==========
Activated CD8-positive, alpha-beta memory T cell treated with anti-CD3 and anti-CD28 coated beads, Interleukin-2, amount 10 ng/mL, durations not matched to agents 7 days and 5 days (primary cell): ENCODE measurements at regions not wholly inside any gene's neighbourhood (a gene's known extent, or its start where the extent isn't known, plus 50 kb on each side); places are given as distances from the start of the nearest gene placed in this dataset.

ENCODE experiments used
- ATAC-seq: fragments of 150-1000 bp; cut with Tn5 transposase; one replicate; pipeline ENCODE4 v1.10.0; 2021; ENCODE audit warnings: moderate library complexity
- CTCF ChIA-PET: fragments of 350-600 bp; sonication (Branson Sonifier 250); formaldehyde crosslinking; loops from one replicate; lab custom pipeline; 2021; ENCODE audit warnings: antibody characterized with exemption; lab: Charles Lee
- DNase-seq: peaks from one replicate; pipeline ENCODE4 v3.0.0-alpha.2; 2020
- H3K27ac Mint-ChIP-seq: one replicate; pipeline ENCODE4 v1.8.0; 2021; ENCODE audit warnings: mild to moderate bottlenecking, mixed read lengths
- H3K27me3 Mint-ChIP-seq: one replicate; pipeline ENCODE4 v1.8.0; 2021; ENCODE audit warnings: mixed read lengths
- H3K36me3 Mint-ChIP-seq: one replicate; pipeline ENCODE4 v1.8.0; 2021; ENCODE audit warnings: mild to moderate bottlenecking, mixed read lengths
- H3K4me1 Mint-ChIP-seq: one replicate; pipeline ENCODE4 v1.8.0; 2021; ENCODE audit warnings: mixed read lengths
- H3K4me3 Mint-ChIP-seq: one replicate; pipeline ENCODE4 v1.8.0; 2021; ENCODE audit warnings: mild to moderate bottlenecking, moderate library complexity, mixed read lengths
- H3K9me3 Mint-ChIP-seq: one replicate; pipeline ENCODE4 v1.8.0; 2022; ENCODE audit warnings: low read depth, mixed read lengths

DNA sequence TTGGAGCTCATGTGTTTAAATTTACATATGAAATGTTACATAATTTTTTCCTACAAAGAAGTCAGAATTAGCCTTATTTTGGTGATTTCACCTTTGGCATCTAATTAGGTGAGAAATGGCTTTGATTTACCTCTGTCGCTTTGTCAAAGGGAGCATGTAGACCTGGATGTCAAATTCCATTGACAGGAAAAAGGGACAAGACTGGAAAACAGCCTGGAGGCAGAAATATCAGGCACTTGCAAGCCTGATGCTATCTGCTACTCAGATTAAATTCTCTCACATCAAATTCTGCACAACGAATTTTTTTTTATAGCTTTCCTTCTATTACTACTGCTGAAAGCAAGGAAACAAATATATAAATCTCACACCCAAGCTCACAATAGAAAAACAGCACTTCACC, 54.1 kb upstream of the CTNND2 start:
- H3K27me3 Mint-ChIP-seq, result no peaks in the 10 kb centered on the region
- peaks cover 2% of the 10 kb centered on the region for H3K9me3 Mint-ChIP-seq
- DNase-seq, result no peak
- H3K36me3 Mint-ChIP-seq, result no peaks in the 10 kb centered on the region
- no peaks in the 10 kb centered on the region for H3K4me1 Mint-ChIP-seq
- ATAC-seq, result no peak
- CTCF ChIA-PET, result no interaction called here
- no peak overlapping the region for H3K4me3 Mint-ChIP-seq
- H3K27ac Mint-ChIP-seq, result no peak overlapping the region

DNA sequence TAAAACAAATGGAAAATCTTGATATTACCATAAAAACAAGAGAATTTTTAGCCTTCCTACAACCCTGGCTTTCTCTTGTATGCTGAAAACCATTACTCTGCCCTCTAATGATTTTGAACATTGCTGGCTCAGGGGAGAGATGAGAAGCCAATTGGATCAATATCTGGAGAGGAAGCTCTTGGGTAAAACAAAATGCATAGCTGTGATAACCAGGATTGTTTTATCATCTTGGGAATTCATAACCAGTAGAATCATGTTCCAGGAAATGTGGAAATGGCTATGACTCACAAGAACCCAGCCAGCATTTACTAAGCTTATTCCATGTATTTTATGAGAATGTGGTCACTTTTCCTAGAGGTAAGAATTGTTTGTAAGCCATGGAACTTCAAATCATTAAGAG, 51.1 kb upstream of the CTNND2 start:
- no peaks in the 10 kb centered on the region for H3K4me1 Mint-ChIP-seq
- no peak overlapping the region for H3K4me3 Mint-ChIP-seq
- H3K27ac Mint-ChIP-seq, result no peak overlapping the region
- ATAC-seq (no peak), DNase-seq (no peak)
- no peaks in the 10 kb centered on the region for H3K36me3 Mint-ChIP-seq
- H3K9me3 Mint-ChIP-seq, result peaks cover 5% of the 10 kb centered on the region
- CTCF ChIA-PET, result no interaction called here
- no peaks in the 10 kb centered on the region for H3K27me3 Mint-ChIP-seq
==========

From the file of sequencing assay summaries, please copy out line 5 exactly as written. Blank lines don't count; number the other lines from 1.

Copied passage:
- DNase-seq: peaks from one replicate; pipeline ENCODE4 v3.0.0-alpha.2; 2020